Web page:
Public Access Restored: Visigothic coins from Archer Huntington’s collection, sold in March by the Hispanic Society of America, now (thanks to a generous donor) back on long-term loan at American Numismatic Society
Photo by Lee Rosenbaum
Below is Part II of my CultureGrrl Video report on the American Numismatic Society‘s triumphal retrieval of more than half of the nearly 38,000 coins it had lost due to their deplorable disposal by their former owner, the Hispanic Society of America. The HSA had placed the coins on long-term loan at the ANS, pursuant to the instructions of the HSA’s founder, collector/philanthropist Archer Huntington.
This is a quasi-happy ending to a disturbing story. One should not lose sight of the fact that the coins’ circuitous route back to public access was engineered through a multimillion-dollar expenditure by an ANS benefactor whose funds could otherwise have been applied to other worthwhile philanthropic purposes. If, as anticipated, he donates many of the coins to the ANS gradually, to take full advantage of available charitable-donation tax deductions, taxpayers will essentially be bearing part of the cost to recapture a collection that had already been (and should have always remained) theirs.
It’s likely to take several months for the ANS to sort out, identify and re-store the coins that had been on its premises for more than six decades, until removed by the HSA for sale. Nevertheless, as you will see below, this tedious process is a welcome task, undertaken by a congenial team that includes the ANS’s collections manager, Elena Stolyarik, and its very hands-on board chairman, Kenneth Edlow, who (as you’ll see) is deeply engaged in sorting through the returned medieval coins. You will also hear from the ANS’s executive director, Ute Wartenberg Kagan, who shares the details about how Huntington formed his collection and how the ANS managed to get so much of it back.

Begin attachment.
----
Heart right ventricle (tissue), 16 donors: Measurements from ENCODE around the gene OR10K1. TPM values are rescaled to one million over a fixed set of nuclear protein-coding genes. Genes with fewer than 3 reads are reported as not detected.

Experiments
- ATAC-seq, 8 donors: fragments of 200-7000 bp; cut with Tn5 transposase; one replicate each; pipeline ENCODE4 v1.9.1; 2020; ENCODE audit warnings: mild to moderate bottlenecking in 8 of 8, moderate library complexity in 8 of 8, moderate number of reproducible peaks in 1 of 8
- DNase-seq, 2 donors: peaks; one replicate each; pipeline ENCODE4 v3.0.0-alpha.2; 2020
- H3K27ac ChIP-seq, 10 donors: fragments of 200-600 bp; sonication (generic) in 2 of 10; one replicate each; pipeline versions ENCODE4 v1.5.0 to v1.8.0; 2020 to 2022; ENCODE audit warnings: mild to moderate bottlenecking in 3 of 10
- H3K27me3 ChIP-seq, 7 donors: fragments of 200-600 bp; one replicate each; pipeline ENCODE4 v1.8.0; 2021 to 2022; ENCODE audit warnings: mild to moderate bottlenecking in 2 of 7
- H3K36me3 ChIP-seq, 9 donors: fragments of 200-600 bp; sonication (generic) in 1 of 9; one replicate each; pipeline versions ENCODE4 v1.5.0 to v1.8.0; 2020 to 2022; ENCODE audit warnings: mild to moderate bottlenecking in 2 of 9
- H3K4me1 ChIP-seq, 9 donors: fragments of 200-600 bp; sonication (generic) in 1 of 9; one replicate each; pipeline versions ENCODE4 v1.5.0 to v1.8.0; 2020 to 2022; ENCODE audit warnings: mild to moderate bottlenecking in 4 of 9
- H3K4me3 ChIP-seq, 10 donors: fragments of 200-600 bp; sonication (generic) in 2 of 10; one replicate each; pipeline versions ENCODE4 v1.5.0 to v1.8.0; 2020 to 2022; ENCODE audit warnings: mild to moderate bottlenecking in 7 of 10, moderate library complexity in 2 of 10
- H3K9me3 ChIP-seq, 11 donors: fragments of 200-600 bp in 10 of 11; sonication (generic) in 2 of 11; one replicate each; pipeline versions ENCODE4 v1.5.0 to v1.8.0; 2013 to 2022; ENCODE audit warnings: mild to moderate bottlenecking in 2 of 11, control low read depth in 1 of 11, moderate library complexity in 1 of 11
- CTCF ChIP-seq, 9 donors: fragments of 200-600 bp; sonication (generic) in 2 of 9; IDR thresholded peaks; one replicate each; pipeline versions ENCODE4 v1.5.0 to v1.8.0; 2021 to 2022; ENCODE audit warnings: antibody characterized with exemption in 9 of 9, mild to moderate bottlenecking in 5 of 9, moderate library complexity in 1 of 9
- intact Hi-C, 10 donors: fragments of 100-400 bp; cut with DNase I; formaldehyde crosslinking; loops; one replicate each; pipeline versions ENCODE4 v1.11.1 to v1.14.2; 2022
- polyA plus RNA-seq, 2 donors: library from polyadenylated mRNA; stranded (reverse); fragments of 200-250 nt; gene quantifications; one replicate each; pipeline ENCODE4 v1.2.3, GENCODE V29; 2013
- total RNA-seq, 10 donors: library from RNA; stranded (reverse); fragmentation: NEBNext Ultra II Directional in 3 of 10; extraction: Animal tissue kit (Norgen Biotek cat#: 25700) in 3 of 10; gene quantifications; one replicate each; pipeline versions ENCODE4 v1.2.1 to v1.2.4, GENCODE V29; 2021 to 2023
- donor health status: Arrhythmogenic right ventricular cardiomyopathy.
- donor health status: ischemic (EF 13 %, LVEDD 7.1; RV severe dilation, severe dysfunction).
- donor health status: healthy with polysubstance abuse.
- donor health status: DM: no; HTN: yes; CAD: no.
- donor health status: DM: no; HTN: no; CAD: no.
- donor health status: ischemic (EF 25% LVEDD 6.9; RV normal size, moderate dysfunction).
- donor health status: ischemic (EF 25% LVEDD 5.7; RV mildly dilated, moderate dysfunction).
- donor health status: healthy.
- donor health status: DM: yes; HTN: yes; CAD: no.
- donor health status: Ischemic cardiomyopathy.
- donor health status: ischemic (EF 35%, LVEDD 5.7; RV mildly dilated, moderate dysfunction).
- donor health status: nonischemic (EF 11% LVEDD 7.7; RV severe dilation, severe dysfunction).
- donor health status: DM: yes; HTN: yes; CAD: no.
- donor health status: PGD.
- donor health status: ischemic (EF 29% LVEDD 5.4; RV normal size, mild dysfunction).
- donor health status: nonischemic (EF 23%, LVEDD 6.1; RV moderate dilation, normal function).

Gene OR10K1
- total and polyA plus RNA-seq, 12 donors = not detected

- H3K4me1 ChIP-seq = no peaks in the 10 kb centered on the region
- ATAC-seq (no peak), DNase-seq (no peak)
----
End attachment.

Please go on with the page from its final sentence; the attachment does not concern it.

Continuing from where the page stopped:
The story of exactly how the HSA is applying its windfall from the Sotheby’s sealed-bid auction (which Wartenberg Kagan had heard from several sources fetched “slightly over $26 million”) is yet to be told. My query for details on this have not been answered at this writing. The financially pressed (go to P. 3) HSA previously stated that the proceeds from the coins would be used exclusively for acquisitions, in accordance with professional guidelines.
If you stick with my CultureGrrl Video to the end, you’ll hear me ask Ute a question that I wasn’t sure I’d get an answer to (but did): Why didn’t the ANS (through its generous donor) seek to acquire the collection directly, while it was still at Sotheby’s, rather than waiting until after the auction to get back parts of it from the consortium that placed the winning bid?
Her answer is a bit surprising. But as Wartenberg Kagan told me later, the way that this played out may have been for the best: The benefactor paid for only those categories of coins that were most needed for the ANS’s collection, rather than for the whole mixed bag of 37,895 items.
That’s enough background. Let’s go rummage around the vault: